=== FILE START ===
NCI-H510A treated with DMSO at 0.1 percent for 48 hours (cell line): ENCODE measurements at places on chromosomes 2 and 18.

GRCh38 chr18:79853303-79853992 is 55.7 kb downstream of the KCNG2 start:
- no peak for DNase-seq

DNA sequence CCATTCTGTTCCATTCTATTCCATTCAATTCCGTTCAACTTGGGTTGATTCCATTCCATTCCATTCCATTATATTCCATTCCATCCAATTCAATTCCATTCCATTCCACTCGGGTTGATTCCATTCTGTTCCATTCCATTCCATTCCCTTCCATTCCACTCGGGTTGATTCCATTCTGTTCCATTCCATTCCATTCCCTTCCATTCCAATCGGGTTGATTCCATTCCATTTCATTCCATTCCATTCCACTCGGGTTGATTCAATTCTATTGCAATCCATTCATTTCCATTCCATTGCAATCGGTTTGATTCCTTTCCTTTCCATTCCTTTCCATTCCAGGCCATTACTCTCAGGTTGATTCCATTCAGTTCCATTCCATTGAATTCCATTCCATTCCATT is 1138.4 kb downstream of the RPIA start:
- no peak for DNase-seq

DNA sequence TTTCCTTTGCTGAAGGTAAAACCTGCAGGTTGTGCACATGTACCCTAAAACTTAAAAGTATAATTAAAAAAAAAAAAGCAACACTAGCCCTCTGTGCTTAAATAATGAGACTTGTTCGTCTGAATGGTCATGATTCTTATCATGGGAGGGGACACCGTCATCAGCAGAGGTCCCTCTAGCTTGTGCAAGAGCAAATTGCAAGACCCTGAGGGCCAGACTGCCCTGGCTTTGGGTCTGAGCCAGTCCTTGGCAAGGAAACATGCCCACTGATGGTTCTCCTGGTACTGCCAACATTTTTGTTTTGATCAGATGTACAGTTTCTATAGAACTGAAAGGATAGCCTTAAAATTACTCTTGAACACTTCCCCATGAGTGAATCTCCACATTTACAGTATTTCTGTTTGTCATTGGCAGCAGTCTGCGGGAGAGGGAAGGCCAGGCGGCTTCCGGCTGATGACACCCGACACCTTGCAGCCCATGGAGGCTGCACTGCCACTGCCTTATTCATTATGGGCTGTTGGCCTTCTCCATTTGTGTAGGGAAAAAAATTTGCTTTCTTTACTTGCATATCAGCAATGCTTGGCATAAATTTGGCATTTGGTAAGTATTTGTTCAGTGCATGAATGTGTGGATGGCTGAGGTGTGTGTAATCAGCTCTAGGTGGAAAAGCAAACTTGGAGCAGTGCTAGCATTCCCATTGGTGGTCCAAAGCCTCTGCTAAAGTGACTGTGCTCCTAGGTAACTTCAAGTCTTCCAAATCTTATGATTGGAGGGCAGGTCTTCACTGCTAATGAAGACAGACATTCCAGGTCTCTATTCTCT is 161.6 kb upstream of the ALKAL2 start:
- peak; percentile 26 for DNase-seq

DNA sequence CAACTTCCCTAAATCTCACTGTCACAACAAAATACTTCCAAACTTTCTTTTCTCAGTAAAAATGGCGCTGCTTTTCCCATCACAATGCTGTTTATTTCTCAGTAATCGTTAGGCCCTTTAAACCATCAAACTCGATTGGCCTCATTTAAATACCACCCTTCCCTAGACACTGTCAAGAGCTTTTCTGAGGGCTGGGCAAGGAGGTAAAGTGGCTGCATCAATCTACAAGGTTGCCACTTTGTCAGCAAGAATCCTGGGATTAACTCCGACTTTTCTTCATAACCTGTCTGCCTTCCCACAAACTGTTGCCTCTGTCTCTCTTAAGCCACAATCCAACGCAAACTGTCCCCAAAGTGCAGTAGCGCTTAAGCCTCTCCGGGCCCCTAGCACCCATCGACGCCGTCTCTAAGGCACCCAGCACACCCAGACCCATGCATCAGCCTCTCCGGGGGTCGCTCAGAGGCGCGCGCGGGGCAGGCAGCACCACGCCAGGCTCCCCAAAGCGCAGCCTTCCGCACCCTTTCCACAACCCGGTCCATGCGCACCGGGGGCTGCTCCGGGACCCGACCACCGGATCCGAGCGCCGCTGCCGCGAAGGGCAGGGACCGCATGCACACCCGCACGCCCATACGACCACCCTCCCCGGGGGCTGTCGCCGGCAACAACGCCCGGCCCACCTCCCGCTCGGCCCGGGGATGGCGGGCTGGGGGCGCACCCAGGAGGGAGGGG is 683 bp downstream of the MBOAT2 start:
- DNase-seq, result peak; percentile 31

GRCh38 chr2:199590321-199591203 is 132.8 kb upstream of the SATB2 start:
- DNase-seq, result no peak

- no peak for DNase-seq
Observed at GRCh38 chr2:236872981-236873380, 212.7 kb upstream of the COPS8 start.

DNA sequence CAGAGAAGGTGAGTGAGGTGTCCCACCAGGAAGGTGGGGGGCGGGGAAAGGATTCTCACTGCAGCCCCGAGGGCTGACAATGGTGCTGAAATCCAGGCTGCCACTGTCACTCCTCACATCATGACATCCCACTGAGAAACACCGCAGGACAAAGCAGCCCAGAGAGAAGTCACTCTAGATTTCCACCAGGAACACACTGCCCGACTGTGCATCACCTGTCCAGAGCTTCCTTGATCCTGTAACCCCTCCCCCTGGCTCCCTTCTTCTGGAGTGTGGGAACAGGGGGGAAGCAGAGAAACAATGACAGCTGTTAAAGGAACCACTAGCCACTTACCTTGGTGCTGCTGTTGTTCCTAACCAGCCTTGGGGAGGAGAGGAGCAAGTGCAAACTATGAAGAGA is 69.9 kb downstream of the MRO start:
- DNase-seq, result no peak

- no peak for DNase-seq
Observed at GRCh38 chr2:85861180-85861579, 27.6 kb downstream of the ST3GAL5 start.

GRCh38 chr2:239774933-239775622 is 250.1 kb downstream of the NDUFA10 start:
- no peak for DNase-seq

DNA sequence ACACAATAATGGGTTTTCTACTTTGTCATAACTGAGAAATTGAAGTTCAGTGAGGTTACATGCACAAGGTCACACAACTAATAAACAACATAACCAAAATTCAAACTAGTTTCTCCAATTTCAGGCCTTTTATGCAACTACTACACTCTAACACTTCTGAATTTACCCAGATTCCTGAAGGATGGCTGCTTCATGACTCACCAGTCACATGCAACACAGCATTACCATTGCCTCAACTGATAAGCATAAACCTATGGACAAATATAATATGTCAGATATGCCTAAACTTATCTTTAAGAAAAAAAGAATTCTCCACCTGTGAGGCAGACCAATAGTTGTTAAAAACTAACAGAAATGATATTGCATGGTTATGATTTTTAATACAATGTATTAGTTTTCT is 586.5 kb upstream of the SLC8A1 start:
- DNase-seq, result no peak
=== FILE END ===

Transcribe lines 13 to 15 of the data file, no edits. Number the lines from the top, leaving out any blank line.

Observed at GRCh38 chr2:236872981-236873380, 212.7 kb upstream of the COPS8 start.

DNA sequence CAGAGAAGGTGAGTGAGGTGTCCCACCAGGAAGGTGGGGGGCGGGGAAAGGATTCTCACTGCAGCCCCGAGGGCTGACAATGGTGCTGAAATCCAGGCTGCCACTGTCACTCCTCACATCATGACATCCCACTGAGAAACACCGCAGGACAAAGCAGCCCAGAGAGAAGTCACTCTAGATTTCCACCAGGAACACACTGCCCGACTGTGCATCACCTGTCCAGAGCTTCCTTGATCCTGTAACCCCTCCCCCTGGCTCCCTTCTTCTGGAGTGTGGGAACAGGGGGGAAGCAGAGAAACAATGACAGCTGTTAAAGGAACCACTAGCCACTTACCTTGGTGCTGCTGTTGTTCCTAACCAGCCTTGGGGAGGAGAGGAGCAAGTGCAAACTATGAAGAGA is 69.9 kb downstream of the MRO start:
- DNase-seq, result no peak